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John Boehner's Reported Fiscal Cliff Concessions Attacked By Club For Growth, Heritage Action

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WASHINGTON -- House Speaker John Boehner (R-Ohio.) drew sharp criticism from conservative groups Club for Growth and Heritage Action for America on Monday over reports that he agreed to make concessions to President Barack Obama on the debt ceiling and tax rates in ongoing negotiations to avert the so-called fiscal cliff.

The Washington Post reported Sunday that Boehner offered to take any fight over raising the debt ceiling limit off the table for one year. The news came on the heels of another report stating that the Ohio Republican also proposed a tax rate hike on those earning more than $1 million a year.

“First Speaker Boehner offered to raise tax rates after promising not to, and now he’s offering to raise the debt ceiling. Raising tax rates is anti-growth, and raising the debt ceiling is pro-government growth -– and this is the Republican position?” said Club for Growth President Chris Chocola in a statement issued on Monday. “Raising the debt ceiling would give away one of the best tools the Republicans have in their arsenal to force real reform.”

“Raising the debt limit again simply kicks the can down the road,” he added. “Instead of raising the debt ceiling, the Republicans should use it to force President Obama and the Democrats to accept structural reforms to entitlements, which are the drivers of our debt.”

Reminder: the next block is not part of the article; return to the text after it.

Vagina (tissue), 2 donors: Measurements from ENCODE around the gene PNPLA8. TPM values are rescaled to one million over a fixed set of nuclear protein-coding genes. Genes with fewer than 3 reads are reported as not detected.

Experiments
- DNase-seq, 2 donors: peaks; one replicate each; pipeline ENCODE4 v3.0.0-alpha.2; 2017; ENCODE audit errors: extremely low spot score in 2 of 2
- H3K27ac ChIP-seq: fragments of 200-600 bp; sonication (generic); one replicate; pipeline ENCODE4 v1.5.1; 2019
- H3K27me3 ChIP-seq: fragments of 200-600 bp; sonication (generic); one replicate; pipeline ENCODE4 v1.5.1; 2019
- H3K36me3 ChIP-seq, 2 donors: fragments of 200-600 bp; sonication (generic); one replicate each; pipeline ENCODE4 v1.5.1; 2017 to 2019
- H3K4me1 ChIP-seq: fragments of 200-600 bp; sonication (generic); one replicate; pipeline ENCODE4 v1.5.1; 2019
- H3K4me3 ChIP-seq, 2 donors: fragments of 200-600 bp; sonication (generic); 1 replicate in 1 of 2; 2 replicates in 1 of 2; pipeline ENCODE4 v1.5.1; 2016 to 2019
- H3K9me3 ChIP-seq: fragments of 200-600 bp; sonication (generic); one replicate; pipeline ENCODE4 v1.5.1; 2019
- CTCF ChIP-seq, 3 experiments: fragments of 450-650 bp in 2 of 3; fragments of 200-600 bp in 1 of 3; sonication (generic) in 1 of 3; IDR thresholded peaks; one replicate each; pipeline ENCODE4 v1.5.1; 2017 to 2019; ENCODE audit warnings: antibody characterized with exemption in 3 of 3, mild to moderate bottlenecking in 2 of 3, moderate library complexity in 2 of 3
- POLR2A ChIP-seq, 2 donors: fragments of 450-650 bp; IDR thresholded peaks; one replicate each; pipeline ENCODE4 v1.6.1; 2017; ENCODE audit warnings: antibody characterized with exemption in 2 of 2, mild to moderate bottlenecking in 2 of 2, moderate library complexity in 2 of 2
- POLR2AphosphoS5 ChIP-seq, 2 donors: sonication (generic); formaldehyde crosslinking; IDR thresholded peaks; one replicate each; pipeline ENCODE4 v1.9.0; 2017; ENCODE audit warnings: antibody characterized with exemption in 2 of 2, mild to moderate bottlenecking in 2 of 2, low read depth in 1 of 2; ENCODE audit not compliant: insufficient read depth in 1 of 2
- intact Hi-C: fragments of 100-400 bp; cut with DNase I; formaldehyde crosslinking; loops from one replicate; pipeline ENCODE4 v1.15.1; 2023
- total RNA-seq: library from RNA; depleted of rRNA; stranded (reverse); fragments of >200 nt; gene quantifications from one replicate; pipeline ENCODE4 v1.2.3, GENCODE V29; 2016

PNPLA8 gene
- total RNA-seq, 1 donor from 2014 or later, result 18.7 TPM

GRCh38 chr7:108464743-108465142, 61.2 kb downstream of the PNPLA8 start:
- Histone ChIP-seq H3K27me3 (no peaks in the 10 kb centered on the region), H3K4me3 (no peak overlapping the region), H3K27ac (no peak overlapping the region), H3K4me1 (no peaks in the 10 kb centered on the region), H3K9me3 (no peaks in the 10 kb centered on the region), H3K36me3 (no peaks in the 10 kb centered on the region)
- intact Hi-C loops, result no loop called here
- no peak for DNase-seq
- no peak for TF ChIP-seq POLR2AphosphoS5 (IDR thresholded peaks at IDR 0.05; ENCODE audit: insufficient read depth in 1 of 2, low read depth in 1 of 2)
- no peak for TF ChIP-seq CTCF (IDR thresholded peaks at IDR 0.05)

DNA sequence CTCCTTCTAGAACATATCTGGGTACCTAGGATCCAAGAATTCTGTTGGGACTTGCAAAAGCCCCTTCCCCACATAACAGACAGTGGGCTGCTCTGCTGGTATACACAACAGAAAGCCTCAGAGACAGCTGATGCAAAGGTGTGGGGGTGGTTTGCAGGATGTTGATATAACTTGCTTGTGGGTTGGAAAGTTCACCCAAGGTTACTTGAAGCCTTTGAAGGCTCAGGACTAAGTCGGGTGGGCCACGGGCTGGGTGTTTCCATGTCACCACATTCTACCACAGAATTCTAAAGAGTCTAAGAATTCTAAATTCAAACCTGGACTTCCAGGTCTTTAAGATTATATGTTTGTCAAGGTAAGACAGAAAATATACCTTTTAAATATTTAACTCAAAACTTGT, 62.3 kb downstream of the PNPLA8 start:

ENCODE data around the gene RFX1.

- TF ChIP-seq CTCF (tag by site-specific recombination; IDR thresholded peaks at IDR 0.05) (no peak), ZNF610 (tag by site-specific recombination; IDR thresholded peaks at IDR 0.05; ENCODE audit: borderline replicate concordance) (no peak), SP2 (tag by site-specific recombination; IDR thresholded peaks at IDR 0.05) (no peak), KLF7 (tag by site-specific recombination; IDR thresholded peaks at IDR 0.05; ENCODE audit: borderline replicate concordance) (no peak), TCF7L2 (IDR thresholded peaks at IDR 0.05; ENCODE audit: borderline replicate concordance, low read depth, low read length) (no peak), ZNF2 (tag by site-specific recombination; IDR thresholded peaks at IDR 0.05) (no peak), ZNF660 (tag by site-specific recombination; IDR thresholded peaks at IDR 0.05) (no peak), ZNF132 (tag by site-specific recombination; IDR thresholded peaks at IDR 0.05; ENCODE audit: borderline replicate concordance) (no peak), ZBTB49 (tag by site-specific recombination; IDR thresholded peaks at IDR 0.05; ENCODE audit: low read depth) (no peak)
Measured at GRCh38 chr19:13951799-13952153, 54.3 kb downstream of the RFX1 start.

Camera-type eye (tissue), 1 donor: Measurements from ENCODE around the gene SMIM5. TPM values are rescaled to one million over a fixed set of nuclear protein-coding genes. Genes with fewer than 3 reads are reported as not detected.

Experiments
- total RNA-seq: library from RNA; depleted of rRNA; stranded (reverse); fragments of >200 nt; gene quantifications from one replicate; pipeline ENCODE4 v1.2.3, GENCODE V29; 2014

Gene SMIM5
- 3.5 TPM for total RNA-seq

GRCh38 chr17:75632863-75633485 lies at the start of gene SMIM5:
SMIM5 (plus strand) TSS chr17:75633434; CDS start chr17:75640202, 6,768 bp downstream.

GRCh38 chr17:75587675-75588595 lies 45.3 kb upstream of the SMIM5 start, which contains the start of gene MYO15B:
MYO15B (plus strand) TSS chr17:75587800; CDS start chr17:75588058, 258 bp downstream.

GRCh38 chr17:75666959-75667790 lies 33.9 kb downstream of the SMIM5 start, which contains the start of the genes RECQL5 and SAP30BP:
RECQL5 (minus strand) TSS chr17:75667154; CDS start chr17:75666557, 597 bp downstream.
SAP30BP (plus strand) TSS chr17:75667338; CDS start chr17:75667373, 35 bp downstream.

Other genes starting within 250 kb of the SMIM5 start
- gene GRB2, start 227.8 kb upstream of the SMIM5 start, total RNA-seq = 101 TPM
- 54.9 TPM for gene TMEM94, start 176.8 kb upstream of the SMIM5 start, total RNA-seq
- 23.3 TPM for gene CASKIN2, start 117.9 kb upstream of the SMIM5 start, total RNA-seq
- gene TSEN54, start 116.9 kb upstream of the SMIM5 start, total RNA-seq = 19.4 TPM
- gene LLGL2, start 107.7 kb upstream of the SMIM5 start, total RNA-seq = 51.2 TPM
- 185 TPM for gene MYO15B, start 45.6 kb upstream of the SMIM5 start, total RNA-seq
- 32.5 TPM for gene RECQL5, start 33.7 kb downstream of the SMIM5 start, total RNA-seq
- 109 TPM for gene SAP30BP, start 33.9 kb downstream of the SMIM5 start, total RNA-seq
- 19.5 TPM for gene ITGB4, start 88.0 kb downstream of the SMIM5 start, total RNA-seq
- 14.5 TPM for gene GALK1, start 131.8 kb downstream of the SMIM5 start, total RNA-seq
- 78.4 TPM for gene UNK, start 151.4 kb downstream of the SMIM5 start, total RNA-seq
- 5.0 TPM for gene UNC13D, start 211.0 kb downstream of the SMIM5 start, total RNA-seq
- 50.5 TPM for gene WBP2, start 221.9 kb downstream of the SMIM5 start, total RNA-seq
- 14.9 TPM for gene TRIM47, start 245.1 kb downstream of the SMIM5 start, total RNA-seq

Separately, Heritage Action Communications Director Dan Holler wrote that the Boehner proposal, as detailed in reports, “represents a clear path toward surrender on conservative principles.”

“Rather than fighting for real reforms that would actually solve the problem, GOP negotiators seem intent on negotiating with themselves in hopes of striking a grand bargain that will ultimately fail, as so many others have before,” Holler said.

According to the AP, Boehner’s offer included $1 trillion in higher tax revenue over 10 years. His proposal to raise taxes on incomes over $1 million and a one-year extension of the nation’s borrowing limit included the requirement that the president accept $1 trillion in spending cuts.

Boehner spokesman Michael Steel immediately pushed back against any reported concessions on Sunday. “Our position has not changed,” Steel said in a statement. “Any debt limit increase would require cuts and reforms of a greater amount.”

The country could reach its $16.4 trillion debt limit by early February, posing the threat of a government shutdown. The president has requested the power to unilaterally raise the debt ceiling -- though Republicans have rejected this idea and signaled a willingness to engage in another debt limit showdown.

Both the Club for Growth and Heritage Action play influential roles in the Republican caucus. Their reactions only add to the mounting pressure on Boehner from both sides as he seeks an agreement with the president before the looming Dec. 31 deadline, when automatic spending cuts and across-the-board tax-rate increases are set to kick in.

Boehner also met with Obama for 45 minutes on Monday, but details of their meeting were not disclosed.

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